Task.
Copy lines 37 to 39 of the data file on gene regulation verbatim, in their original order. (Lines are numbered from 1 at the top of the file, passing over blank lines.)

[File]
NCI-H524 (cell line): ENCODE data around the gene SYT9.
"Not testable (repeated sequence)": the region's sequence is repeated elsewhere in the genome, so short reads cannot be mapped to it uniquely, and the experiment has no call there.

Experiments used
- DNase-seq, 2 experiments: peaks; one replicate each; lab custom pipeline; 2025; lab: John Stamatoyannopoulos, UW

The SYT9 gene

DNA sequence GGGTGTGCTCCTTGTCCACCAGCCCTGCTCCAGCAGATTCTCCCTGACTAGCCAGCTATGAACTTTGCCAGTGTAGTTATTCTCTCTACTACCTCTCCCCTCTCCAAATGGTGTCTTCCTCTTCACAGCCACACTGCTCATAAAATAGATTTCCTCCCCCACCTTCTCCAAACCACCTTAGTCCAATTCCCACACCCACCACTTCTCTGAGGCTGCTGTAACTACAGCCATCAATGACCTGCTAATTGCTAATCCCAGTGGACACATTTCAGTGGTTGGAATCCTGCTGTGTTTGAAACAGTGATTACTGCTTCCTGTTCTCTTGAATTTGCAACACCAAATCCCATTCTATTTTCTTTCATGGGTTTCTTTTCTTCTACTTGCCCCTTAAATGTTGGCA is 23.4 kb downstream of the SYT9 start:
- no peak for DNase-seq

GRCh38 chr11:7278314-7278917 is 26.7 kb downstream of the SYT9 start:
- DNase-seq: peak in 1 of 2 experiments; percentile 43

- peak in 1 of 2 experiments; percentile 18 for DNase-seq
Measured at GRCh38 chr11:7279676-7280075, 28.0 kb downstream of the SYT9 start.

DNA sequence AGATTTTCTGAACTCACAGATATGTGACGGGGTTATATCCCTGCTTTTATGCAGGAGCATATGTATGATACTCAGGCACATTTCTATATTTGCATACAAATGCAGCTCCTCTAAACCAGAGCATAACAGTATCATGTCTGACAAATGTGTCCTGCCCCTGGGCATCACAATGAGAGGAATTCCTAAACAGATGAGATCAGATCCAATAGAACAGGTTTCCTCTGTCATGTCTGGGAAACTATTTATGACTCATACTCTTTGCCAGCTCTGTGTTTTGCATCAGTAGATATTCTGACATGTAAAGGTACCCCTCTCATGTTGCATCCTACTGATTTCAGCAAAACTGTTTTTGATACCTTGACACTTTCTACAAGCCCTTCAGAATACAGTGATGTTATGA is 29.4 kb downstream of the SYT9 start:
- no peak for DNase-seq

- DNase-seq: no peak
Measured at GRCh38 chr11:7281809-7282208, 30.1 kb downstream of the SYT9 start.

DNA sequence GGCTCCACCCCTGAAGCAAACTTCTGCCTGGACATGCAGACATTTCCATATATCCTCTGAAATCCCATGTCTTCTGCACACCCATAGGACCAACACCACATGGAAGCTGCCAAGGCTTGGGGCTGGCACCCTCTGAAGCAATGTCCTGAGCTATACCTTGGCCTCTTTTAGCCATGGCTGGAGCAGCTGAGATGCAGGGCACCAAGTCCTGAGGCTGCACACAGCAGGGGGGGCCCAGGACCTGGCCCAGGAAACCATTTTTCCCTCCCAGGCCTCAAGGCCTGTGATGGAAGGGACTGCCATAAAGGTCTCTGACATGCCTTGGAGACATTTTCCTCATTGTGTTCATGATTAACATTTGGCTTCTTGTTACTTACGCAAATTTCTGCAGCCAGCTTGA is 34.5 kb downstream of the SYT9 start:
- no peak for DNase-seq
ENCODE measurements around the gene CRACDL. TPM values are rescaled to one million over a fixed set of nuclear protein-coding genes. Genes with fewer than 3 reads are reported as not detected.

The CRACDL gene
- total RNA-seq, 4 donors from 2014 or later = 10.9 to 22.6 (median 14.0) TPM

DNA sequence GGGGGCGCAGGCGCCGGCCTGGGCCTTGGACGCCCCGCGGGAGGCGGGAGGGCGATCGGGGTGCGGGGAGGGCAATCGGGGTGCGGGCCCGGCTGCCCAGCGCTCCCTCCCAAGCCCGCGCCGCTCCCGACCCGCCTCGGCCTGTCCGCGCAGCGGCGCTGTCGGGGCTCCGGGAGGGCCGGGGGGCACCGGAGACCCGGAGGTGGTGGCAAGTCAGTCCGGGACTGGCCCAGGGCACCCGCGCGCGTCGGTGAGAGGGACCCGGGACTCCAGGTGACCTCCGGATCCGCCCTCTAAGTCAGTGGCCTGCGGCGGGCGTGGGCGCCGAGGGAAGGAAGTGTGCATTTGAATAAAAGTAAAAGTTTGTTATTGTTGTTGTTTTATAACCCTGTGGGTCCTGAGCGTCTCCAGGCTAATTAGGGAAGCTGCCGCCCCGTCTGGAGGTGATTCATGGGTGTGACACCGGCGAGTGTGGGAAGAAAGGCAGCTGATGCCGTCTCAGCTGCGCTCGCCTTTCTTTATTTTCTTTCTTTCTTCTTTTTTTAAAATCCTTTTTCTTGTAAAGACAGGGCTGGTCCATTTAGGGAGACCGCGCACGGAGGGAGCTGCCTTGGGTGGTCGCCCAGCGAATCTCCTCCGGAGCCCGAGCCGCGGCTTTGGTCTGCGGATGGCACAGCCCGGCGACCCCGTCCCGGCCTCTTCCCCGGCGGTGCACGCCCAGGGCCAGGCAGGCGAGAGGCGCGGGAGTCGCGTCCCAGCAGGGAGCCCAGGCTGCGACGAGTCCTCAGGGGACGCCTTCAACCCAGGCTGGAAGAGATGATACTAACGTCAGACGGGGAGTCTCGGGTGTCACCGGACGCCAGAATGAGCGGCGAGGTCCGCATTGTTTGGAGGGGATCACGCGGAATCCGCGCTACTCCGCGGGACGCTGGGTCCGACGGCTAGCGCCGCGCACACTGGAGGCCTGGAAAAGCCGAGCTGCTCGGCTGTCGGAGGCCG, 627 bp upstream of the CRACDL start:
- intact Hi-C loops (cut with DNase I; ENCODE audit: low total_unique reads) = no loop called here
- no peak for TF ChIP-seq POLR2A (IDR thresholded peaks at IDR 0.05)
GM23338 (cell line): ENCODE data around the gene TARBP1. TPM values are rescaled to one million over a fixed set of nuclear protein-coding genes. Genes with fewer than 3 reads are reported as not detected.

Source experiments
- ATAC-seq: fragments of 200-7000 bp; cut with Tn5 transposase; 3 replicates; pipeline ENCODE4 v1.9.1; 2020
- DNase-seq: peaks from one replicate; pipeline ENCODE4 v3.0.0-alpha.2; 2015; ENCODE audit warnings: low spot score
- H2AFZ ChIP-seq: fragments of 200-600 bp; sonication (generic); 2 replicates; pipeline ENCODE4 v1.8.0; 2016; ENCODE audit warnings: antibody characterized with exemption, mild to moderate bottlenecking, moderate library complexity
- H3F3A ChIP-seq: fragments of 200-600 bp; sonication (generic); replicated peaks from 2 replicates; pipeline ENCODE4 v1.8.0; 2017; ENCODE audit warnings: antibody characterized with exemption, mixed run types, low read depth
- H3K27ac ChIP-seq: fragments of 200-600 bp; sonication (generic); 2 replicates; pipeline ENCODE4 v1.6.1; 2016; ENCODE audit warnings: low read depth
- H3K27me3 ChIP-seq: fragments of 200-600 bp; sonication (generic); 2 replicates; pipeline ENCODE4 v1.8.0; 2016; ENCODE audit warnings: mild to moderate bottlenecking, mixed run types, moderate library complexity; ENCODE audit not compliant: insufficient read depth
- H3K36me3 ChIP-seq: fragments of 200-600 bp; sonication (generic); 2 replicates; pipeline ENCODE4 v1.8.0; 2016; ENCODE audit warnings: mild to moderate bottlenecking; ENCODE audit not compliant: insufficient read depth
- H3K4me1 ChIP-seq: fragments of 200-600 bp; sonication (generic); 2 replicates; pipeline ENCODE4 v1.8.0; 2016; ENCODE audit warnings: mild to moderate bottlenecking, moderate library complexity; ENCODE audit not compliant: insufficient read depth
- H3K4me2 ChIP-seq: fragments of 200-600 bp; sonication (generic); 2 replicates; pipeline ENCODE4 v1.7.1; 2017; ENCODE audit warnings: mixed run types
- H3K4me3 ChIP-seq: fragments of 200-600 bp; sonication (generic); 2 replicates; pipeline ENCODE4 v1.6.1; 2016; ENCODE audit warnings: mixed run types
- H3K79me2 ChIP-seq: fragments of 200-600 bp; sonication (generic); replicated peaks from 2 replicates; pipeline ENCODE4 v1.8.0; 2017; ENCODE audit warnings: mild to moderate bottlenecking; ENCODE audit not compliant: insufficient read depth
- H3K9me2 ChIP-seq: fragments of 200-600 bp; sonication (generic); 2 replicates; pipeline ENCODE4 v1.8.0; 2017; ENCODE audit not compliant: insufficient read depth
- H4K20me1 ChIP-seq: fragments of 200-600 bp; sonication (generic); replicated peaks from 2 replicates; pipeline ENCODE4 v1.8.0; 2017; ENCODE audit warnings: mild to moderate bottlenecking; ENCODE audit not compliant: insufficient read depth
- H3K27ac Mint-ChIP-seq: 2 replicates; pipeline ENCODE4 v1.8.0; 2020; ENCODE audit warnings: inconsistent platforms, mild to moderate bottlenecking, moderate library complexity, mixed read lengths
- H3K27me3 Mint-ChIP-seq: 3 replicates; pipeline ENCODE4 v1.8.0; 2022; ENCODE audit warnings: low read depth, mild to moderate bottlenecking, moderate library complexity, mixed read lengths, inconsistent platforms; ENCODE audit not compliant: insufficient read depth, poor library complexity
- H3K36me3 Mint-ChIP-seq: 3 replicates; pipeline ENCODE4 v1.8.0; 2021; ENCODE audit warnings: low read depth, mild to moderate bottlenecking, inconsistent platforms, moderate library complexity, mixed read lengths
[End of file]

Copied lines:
- H3K9me2 ChIP-seq: fragments of 200-600 bp; sonication (generic); 2 replicates; pipeline ENCODE4 v1.8.0; 2017; ENCODE audit not compliant: insufficient read depth
- H4K20me1 ChIP-seq: fragments of 200-600 bp; sonication (generic); replicated peaks from 2 replicates; pipeline ENCODE4 v1.8.0; 2017; ENCODE audit warnings: mild to moderate bottlenecking; ENCODE audit not compliant: insufficient read depth
- H3K27ac Mint-ChIP-seq: 2 replicates; pipeline ENCODE4 v1.8.0; 2020; ENCODE audit warnings: inconsistent platforms, mild to moderate bottlenecking, moderate library complexity, mixed read lengths